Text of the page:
Wine. We all love it. We all probably have some kind of collection of it in our homes. But, as consumers, do we ever give much thought to the source of our enjoyment? We are, of course, talking about the humble grape.
1) Humans have been cultivating grapes for at least 8,000 years
The oldest-known cultivation of grapes for human consumption took place around 8,000 years ago in Georgia. Last year, it was revealed that pottery fragments containing residual wine compounds were found around 20 miles south of the country’s capital, Tbilisi. Stephen Batiuk, a senior researcher at the University of Toronto, told the BBC: “We believe this is the oldest example of the domestication of a wild-growing Eurasian grapevine solely for the production of wine. Wine is central to civilisation as we know it in the West. As a medicine, social lubricant, mind-altering substance and highly valued commodity, wine became the focus of religious cults, pharmacopoeias, cuisines, economies and society in the ancient Near East.”
2) Grapes have been around for around 66 million years
Amazingly, the oldest-known grapes grew in central India long before humans existed. Scientists discovered fossilised grapes, which were dug from sediment, that have since suggested an age of around 66 million years. The Florida Museum of Natural History uploaded a video that shows a scan of the world’s oldest grape fossil, which you can see below.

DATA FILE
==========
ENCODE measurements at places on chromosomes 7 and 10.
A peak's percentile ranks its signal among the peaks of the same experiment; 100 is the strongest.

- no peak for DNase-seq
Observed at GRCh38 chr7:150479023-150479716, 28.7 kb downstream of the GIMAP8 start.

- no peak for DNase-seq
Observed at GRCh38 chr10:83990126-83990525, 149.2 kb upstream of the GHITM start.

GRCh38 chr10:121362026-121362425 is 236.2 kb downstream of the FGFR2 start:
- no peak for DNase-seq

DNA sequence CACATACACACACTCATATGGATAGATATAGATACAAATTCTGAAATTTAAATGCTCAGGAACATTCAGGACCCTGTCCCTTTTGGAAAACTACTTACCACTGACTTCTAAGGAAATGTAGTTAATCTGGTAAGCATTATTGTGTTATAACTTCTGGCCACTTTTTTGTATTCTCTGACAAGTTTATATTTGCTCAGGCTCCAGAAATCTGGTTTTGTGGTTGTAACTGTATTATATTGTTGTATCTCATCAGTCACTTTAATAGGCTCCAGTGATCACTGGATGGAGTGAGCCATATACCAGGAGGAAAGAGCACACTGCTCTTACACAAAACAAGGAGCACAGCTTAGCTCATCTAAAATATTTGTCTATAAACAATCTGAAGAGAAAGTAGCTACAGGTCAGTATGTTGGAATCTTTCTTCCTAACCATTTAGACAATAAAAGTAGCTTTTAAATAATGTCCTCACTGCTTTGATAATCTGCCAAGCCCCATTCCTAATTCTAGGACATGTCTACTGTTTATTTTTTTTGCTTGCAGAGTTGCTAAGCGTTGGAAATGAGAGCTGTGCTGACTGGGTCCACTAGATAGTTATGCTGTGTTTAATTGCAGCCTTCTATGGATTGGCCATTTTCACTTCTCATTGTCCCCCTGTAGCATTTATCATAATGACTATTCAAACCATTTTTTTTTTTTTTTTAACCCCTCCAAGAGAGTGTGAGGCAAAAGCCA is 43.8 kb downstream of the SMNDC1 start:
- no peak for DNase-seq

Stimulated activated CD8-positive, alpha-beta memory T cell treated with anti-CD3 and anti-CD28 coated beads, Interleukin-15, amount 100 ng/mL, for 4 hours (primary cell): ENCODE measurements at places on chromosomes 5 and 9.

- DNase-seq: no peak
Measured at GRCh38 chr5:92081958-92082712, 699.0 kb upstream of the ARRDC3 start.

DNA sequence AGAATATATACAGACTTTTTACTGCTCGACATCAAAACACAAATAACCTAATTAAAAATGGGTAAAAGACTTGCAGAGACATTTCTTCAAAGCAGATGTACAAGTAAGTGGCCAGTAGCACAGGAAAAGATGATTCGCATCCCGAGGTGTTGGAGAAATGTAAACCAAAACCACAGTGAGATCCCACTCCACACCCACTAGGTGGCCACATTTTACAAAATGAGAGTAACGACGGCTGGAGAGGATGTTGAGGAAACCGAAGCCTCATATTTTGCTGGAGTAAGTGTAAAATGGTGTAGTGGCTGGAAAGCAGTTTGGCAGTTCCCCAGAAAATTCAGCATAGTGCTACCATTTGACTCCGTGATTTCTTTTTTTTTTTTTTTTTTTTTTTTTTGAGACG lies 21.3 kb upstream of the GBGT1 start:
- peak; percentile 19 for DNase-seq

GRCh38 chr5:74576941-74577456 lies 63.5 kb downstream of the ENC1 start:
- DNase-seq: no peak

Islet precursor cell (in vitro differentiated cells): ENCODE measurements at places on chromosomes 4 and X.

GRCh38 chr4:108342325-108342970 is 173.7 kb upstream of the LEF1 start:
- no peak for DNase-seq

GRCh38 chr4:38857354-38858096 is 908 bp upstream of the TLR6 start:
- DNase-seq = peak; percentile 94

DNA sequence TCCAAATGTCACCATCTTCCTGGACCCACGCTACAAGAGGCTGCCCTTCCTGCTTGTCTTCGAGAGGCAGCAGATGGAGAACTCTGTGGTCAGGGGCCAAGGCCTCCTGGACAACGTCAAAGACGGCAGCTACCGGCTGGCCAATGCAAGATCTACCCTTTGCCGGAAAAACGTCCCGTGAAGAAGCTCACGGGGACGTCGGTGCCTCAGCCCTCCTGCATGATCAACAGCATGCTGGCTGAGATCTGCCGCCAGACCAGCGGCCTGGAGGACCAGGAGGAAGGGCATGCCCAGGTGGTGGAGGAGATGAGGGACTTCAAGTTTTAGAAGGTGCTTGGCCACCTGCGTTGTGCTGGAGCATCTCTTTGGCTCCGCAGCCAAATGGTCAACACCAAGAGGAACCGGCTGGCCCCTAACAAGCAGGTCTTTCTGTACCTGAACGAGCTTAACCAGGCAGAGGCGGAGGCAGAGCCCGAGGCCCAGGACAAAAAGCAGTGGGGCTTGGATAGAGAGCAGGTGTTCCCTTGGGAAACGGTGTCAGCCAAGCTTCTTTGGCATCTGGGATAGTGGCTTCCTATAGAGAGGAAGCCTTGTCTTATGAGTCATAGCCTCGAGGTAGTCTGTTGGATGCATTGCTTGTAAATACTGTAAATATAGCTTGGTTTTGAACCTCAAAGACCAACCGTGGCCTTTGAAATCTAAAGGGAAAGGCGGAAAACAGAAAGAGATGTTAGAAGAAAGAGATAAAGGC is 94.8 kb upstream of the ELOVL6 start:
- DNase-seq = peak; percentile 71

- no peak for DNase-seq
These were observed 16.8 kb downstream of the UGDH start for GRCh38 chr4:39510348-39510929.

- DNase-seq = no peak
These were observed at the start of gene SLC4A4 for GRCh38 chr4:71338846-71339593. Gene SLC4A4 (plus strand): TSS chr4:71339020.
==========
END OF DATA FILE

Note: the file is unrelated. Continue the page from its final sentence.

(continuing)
3) You need a lot of grapes to produce wine
On average, it’s true that one acre of grapes will produce around 15,000 glasses of wine while 90 pounds of the fruit can make roughly 25 bottles.
4) The world’s largest grapevine has a royal connection and can be found in England
Planted back in 1768 for King George III at the glorious Hampton Court Palace, this grapevine’s longest rod now stretches for about 120 feet. Every September, visitors to the palace’s on-site shop can purchase a bunch of the sweet, black grapes to take home.
The Great Vine at Hampton Court Palace
5) Windows’ famous XP desktop background should have included rows of vines
If you think about the typical Windows background (“Bliss”, if you needed to Google it!), you’ll picture those lush green fields rolling gently below a cloud-flecked sky. However, the fields in question should have been lined with abundant vines. In the 1990s, California’s Napa Valley was trying desperately to stop the spread of phylloxera, a microscopic pest that ended up destroying some 50,000 acres of fields and taking with it a massive crop of grapes.
If you’re yet to book yourself a holiday this year, why not treat yourself to a place on one of our wine tours? Click here to see where we can take you…
The Clock Tower,
Oakridge Office Park,
Southampton Road, Whaddon,
Salisbury, England, UK
01730 263111 (UK)